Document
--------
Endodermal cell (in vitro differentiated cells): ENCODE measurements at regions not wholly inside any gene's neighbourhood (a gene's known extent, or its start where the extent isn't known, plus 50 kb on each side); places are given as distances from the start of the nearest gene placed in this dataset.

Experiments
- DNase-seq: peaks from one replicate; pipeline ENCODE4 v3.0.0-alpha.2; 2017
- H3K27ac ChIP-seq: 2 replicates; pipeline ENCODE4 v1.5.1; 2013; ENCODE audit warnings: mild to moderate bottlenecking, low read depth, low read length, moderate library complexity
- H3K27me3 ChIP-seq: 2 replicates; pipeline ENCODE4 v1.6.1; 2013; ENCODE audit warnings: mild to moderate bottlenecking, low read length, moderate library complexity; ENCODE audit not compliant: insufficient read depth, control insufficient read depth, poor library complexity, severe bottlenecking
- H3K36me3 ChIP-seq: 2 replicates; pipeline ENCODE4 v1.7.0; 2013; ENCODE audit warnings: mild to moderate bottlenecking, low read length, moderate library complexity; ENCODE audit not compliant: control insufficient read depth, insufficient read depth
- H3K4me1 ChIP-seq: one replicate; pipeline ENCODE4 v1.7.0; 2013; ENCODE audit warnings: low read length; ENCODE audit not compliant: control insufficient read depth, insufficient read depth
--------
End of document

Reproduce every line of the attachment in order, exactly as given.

Endodermal cell (in vitro differentiated cells): ENCODE measurements at regions not wholly inside any gene's neighbourhood (a gene's known extent, or its start where the extent isn't known, plus 50 kb on each side); places are given as distances from the start of the nearest gene placed in this dataset.

Experiments
- DNase-seq: peaks from one replicate; pipeline ENCODE4 v3.0.0-alpha.2; 2017
- H3K27ac ChIP-seq: 2 replicates; pipeline ENCODE4 v1.5.1; 2013; ENCODE audit warnings: mild to moderate bottlenecking, low read depth, low read length, moderate library complexity
- H3K27me3 ChIP-seq: 2 replicates; pipeline ENCODE4 v1.6.1; 2013; ENCODE audit warnings: mild to moderate bottlenecking, low read length, moderate library complexity; ENCODE audit not compliant: insufficient read depth, control insufficient read depth, poor library complexity, severe bottlenecking
- H3K36me3 ChIP-seq: 2 replicates; pipeline ENCODE4 v1.7.0; 2013; ENCODE audit warnings: mild to moderate bottlenecking, low read length, moderate library complexity; ENCODE audit not compliant: control insufficient read depth, insufficient read depth
- H3K4me1 ChIP-seq: one replicate; pipeline ENCODE4 v1.7.0; 2013; ENCODE audit warnings: low read length; ENCODE audit not compliant: control insufficient read depth, insufficient read depth